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Štefánik remembered, 90 years on

GENERAL Milan Rastislav Štefánik was the chief driving force behind the idea of forming a Slovak democratic nation for the first time in contemporary history, said Foreign Minister Miroslav Lajčák at the opening of a two-day international conference on Štefánik’s contributions to Slovakia and Europe, the SITA newswire reported.

GENERAL Milan Rastislav Štefánik was the chief driving force behind the idea of forming a Slovak democratic nation for the first time in contemporary history, said Foreign Minister Miroslav Lajčák at the opening of a two-day international conference on Štefánik’s contributions to Slovakia and Europe, the SITA newswire reported.

The conference was held to mark the 90th anniversary of the political leader’s tragic death on May 4, 1919. The event brought together historians and diplomats from France, Italy, Russia, Serbia, Romania, the USA, the Czech Republic and Slovakia.

State Secretary of the French Defence Ministry Jean-Marie Bockel told SITA that Štefánik is no longer very well known in France and he considers it his duty to change this. General Štefánik was also a French citizen and general. He was one of the heroes of WWI, who foresaw the rise and establishment of a new Europe.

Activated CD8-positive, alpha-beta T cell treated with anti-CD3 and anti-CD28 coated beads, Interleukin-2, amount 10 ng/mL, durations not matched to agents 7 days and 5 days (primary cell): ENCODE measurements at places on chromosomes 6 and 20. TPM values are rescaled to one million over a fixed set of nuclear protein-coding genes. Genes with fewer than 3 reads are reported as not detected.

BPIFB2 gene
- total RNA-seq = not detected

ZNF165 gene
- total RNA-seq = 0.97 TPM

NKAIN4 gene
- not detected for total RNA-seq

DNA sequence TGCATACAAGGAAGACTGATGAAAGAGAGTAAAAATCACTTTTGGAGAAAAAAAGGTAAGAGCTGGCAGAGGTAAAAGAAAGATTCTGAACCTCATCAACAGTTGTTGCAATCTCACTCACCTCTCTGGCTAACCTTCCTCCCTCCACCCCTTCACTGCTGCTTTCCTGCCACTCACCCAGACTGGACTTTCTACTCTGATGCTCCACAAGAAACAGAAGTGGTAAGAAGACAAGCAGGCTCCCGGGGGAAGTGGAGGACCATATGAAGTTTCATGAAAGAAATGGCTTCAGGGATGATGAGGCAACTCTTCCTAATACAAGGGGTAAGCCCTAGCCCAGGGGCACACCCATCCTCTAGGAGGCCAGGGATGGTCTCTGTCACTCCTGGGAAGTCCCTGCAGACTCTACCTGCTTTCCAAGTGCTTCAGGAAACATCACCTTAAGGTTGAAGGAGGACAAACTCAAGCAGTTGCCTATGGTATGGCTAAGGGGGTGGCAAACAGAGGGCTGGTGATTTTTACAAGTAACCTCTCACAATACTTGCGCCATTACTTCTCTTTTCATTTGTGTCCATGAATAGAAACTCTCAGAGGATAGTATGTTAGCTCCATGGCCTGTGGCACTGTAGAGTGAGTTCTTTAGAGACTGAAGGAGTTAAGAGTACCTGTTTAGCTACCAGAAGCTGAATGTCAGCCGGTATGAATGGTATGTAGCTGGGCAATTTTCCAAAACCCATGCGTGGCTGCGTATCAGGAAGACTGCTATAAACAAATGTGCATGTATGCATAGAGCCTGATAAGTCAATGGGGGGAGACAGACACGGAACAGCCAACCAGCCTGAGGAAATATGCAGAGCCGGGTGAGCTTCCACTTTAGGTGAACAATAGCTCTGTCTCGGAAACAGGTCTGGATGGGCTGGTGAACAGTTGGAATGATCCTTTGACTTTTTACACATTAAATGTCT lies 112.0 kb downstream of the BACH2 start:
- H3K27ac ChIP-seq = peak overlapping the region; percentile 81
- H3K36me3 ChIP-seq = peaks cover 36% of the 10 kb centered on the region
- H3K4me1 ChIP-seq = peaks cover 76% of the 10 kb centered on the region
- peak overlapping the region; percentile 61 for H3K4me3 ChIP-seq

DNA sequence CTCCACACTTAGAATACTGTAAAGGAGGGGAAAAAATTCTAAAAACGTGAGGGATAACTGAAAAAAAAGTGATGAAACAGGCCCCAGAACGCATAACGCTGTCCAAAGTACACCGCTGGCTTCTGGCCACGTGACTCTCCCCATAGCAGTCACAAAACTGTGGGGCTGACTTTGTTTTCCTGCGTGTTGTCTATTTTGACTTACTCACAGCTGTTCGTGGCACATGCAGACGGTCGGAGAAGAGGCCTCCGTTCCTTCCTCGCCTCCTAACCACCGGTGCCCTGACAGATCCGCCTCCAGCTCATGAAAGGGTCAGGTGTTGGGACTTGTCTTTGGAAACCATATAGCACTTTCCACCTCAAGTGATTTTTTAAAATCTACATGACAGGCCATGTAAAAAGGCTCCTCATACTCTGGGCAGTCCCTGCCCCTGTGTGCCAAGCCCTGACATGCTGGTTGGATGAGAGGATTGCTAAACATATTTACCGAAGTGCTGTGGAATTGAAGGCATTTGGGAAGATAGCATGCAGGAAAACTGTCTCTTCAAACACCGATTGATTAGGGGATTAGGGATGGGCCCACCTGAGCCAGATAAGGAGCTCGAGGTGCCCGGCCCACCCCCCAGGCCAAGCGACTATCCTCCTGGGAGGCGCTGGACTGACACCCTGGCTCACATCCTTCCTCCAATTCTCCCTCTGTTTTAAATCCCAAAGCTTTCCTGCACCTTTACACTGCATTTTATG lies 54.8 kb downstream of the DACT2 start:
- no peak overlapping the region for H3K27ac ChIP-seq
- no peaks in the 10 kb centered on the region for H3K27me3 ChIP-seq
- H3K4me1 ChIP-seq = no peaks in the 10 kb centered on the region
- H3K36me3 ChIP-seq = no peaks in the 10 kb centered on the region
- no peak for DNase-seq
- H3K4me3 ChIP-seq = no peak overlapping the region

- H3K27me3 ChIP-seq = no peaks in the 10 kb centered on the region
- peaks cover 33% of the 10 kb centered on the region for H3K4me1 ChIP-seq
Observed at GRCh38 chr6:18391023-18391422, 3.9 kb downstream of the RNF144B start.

A remembrance ceremony was held on May 3 at Bradlo, a hill in the Small Carpathians where Štefánik is buried in a monumental grave. Another memorial event was organised on May 4 at Bratislava Airport, close to where he died in a plane crash; the airport now bears his name. On the same day, a statue of Štefánik was unveiled in Bratislava near the new building of the Slovak National Theatre.

Milan Rastislav Štefánik was born on July 21, 1880, in Košariská. He was an astronomer, politician, and a general of the French Army. He was well-known for his work in astrophysics and solar physics. He served as minister of war in the first Czechoslovak government.

His plane crashed for unknown reasons shortly before landing upon his return to Bratislava from Italy in 1919. General Štefánik and three Italian pilots accompanying him died in the crash. According to historians, he ranks among the most noteworthy figures in modern Slovak history.

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